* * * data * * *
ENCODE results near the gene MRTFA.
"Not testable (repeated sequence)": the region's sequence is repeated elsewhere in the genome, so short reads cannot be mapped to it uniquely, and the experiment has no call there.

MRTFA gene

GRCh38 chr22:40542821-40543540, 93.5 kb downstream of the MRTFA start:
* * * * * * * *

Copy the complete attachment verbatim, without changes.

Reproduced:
ENCODE results near the gene MRTFA.
"Not testable (repeated sequence)": the region's sequence is repeated elsewhere in the genome, so short reads cannot be mapped to it uniquely, and the experiment has no call there.

MRTFA gene

GRCh38 chr22:40542821-40543540, 93.5 kb downstream of the MRTFA start: